[Reader-list] Quit India. 2007
ravikant at sarai.net
Fri Aug 24 12:35:54 IST 2007
Scoll down for authorial details. I like the way Niyam mixes religious
secular and nationalist mythology to advocate free software.
Copied from: http://niyam.com/gnulinux/lfy/fy/FY-monthly-col.php?aug2k7
Quit India. 2007.
Indian Declaration of Digital Independence on 15 August.
by Niyam Bhushan
"At the stroke of the midnight hour, when the world sleeps, India will awake
to life and freedom. A moment comes, but rarely in history, when we step out
from the old to the new, when an age ends, and when the soul of a nation,
long suppressed, finds utterance."
Thus declares Jawahar Lal Nehru, first Prime Minister of free India, calling
the end of a colonial era. I look at the calendar to note the date of this
historic moment. 15 August 2007. Exactly sixty years after India's freedom
from the British Empire. I must be dreaming.
Let My Country Awake
"History repeats itself" says a voice from the sky. I look around me. a
FabIndia khadi-clad geek is busy blogging the speech on his laptop. He's
word-processing in Microsoft Office 2007. I grab his notebook, click
the 'File' menu and look for 'Quit' in the drop-down menu. Instead, there at
the bottom I find the magic words that reverberate forever in my
dreams: 'Quit India'.
I click with joy and triumph. 'Deleting All Partitions' states a message next
on the screen as the machine automatically reformats its hard disk. This is
one historic moment in India's history that shall see no partition, I muse to
myself with relief as I wander into a long train of thoughts.
By the time the clock strikes twelve, all the proprietary software on the
laptop is deleted forever. Gone with it are the End User Lagaan Agreements of
each proprietary software, and the ugly patents and its oppressive laws that
had turned man against mankind. As the machine reboots with the jubilant
image of the Tux penguin initializing GnuLinux, the voice of Jawahar Lal
Nehru soars in the background, calling free Indians to:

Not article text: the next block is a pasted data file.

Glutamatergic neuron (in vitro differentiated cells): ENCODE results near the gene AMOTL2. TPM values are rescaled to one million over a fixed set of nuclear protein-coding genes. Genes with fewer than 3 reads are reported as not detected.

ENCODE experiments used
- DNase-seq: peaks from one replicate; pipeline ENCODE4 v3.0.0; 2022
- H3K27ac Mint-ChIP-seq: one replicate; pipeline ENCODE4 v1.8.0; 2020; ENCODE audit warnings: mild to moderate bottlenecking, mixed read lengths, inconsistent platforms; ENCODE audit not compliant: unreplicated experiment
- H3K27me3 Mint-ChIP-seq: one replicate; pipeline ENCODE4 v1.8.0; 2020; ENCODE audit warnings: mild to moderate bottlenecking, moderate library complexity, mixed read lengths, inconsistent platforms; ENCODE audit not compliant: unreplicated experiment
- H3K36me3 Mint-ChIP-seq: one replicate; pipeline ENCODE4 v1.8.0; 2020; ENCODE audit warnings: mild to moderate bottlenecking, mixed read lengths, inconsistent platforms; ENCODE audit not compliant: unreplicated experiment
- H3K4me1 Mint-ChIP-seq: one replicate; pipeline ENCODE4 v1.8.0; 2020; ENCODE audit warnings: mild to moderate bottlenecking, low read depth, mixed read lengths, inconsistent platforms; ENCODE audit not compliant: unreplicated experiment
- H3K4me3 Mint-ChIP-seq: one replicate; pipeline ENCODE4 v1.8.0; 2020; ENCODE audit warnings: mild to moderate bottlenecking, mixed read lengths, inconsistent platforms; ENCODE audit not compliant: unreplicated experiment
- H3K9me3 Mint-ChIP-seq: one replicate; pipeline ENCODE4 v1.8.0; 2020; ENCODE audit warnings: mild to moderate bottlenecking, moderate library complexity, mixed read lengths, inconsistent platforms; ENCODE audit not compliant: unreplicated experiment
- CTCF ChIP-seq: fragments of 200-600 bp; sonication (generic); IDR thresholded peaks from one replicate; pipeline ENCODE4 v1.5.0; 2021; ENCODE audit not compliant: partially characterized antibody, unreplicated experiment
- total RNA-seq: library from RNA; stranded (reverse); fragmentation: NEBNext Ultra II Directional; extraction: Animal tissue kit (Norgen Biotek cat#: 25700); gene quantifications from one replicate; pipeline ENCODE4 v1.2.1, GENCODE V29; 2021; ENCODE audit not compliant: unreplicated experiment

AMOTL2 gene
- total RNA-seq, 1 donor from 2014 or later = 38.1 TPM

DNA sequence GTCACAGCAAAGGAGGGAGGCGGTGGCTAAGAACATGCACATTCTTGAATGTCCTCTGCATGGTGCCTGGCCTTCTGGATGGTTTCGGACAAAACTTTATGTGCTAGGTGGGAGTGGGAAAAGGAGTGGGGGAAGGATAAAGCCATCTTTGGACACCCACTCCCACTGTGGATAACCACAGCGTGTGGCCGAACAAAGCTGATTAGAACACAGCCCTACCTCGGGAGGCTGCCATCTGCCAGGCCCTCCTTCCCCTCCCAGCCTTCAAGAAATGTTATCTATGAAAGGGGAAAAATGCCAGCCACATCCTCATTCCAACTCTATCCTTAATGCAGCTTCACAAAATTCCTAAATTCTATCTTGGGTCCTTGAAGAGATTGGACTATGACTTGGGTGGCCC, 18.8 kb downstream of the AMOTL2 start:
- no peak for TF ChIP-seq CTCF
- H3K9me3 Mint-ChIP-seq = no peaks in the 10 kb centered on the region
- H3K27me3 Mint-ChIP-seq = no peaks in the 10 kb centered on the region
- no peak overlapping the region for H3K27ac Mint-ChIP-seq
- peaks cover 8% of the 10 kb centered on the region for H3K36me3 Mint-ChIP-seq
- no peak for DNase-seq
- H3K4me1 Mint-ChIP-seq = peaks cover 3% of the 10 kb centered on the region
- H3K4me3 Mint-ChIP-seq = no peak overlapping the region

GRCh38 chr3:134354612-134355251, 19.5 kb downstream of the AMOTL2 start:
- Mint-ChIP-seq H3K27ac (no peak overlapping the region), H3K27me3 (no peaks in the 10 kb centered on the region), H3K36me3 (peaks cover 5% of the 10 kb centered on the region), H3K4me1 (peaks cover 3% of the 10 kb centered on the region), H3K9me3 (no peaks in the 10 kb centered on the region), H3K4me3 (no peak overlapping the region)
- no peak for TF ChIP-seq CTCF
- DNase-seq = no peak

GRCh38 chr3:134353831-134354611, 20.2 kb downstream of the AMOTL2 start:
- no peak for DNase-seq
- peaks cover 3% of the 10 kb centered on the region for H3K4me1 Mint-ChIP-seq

"bring freedom and opportunity to the common man, to the peasants and workers
of India; to fight and end poverty and ignorance and disease; to build up a
prosperous, democratic and progressive nation, and to create social, economic
and political institutions which will ensure justice and fullness of life to
every man and woman."
As India passes through its midnight hour, hope soon dawns across the world.
Emails are pouring in from colonies across Asia and Africa, roused earlier by
Mahatma Gandhi's emphatic and noble statement to the colonial master "to
retire from every Asiatic and African possession. ... I ask for a bloodless
end of an unnatural domination and for a new era. Leave India to God and if
that be too much, leave her to anarchy...."
Everyone in the world just wants to know one thing: what is the price of
freedom we must pay? The answer from the Mahatma is simple: Everything. If
you are resolved you want your freedom, and you want the Digital Cripps
Mission for OOXML to fail, then just resolve to reformat your hard-disks, no
matter what the consequences. And weave your own code.
I step outside into the morning sunshine. Every garden and rooftop has joyous
Indians flying kites. I peer closely at the kites filling up the empty sky.
Strange! They all look the same. All have similar metallic-gray colors, with
rather thick kite-strings tethering them to their owners. Aha! Those are not
kites, but computer laptops, thousands of them, soaring high in celebration
of freedom, tied to long ethernet network-cables, engaged in friendly network
"Will you just fly paper kites today to celebrate the glory of your past, or
can you 'take back control' of your own freedom by flying your laptop high
with muft and mukt software?" Asks the echoing voice in the sky. I must be
dreaming. I wake up thinking â€œYes! Your passion is your potential.â€ What
an irony! That's really what our forefathers believed, else India's freedom
could not have been possible. 15 August 2007 slips by all of us, and once
more we click on 'Start' to 'Shutdown'.
Inspired by the vision of Osho. Niyam Bhushan is a leading technology writer,
editor, columnist, with a background in graphic design. He consults and
trains in digital imagery. He has been using computers across several
platforms since 1982, and loves the freedom and power offered by GnuLinux.
Email: freedomyug at linuxforu dot com
© 2007 Niyam Bhushan. First published in LinuxForYou magazine,
www.linuxforu.com. Verbatim copying and distribution of this entire article
is permitted in any medium, provided this notice is preserved. In
Hindi, 'muft' means 'free of cost', and 'mukt' means 'with freedom.'
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